Editor Chloe Woods reviews Peter Berg’s follow-up to last year’s Deepwater Horizon.
There are certain people who respond to tragedy by saying: Oh, that’s terrible. Look. Isn’t that terrible? It sounds inoffensive enough – tragedy is terrible – until you realise it’s always somehow hard to drag them away from the thought. To them, terrible is the most important feature of the event. Not how it happened, or who was responsible, or whether it could have been stopped, or whether it can be stopped from happening again; not how it fits into all the myriad complexities of our society, politics, culture, history, and unconsidered value judgements. The most important thing is that it is terrible. And so the sabres rattle.
We are drawn to tragedy. Nobody’s clear on why, but I suspect the reason lies in the danger it suggests: as you slow to pass the crashed cars on the motorway, your brain adds another point to the threat level of cars, and maybe you ease off the accelerator on a different day. This explains why we seek both confirmation – look – and comfort in the face of uncertainty. But we don’t only look for reassurance in community: we look for security. This is why the questions are leading, and why they force concordance. Look. Isn’t that terrible? The other questions don’t matter, despite their obvious usefulness, because our brains prefer the simplicity of abstract boxes over the messy complexity of the real world: we only need to know what category it falls into, and we can fool ourselves we know everything important. The agreement of disaster must come first. Look. Isn’t that terrible. What can you say but, yes, it is? So we are assured the people around us are aware of the threat, and ready to protect us against it.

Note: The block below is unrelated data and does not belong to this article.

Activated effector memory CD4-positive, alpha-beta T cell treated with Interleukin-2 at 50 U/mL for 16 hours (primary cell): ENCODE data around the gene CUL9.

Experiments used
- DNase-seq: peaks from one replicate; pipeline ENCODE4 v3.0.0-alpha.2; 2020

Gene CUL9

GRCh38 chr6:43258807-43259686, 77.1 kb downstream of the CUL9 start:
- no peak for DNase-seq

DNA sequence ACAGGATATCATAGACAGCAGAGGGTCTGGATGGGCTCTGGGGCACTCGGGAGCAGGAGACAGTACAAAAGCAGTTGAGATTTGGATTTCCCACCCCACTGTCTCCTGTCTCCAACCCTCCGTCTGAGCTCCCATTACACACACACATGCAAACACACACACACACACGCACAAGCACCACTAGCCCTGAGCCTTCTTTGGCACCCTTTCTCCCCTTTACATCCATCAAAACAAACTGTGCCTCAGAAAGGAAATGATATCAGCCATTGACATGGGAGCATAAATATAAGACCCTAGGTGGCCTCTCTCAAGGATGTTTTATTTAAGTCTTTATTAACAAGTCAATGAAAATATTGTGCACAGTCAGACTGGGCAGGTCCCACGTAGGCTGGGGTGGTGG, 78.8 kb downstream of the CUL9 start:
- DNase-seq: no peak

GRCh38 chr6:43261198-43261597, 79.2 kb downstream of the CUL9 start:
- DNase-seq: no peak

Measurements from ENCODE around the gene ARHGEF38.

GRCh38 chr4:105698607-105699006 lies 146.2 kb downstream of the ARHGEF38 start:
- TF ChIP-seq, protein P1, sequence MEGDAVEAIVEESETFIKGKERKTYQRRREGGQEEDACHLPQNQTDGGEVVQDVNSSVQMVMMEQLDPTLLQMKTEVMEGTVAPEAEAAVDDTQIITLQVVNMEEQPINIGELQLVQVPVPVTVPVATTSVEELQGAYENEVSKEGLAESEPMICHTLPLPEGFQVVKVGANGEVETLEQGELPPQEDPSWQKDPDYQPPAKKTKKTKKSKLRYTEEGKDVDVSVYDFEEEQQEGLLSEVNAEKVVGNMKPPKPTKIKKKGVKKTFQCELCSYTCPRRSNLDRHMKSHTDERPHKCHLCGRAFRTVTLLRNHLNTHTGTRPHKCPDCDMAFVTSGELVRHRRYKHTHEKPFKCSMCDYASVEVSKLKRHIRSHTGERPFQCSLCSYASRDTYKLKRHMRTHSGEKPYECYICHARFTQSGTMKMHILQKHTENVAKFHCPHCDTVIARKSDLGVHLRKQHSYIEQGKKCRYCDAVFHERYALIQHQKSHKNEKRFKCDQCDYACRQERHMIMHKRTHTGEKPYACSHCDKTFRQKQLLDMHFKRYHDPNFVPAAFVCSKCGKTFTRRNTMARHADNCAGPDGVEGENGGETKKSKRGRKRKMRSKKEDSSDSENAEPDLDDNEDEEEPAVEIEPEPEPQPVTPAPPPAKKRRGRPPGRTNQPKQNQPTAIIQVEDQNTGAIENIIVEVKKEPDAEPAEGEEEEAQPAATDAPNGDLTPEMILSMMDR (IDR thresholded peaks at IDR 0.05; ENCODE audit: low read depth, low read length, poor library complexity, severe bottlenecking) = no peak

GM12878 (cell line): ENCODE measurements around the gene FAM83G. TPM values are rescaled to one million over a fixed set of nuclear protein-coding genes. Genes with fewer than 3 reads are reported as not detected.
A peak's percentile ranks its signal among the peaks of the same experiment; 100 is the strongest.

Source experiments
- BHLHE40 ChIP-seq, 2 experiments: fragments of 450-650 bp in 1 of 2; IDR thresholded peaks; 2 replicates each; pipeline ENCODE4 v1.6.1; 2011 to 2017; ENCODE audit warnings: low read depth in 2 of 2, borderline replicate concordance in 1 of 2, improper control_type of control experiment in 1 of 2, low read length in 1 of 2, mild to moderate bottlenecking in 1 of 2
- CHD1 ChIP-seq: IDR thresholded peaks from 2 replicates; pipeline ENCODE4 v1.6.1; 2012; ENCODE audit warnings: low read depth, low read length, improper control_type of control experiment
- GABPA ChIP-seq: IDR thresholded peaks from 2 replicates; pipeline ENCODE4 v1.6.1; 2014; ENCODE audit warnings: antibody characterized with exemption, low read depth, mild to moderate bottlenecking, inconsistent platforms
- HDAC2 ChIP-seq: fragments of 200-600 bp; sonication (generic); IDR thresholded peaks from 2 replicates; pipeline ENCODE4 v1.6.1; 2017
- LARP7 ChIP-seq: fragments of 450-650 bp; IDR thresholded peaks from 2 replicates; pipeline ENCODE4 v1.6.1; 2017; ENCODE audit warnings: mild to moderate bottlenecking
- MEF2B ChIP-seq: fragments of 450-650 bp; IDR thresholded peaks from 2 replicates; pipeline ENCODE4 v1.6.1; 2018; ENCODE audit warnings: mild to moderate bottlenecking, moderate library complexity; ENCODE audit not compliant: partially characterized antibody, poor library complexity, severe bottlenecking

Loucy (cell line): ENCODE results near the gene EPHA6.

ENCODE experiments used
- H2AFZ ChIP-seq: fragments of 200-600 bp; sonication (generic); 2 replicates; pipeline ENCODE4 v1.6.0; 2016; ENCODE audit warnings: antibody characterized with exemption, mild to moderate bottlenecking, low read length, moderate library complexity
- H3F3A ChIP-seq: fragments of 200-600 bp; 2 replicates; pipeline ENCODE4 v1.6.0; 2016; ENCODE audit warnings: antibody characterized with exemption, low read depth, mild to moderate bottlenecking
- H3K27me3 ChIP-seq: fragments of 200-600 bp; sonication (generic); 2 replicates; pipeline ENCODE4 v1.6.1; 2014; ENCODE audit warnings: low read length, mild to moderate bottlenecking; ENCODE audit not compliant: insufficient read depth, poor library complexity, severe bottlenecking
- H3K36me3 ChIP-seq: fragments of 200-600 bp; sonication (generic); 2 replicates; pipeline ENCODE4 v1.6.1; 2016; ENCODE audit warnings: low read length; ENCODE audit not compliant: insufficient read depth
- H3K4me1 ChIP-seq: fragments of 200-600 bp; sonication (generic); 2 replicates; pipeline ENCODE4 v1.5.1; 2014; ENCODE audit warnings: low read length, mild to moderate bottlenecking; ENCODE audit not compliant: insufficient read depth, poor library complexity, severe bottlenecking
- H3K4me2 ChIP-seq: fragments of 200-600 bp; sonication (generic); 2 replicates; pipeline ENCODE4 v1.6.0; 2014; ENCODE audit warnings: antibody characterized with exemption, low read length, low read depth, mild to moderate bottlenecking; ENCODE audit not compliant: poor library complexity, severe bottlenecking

This would be one thing if we lived only as ourselves and the people around us. It is quite another in a world with newspapers, broadcast news and the internet. Most of us will personally know people who die or are seriously injured in road accidents and most of us will never meet a victim of terrorism; but when it is terrorist attacks that dominate the news cycle, it is terrorist attacks our brain believes to be the larger threat. The choice of news companies to focus exclusively on events such as the Boston Marathon bombings or the Bataclan attacks when they occur – their editors trapped by the same inability to look away as the rest of us – plays a role in this, and has earned the epithet of “disaster porn” or “tragedy porn” as a result. Other tragedies are treated in a similar manner (particularly mass shootings of other motive, plane accidents, and particularly lethal storms), but terrorism is the main star, and terrorist attacks used to whip up a frenzy of righteous anger. Who would try to hunt down a storm, or assault the Atlantic Ocean? But people and nations – people and nations already defined as enemies – can be reinforced, in the aftermath of such events, as fair targets.
This is what I mean when I say Patriots Day is the worst and most insidious kind of disaster porn.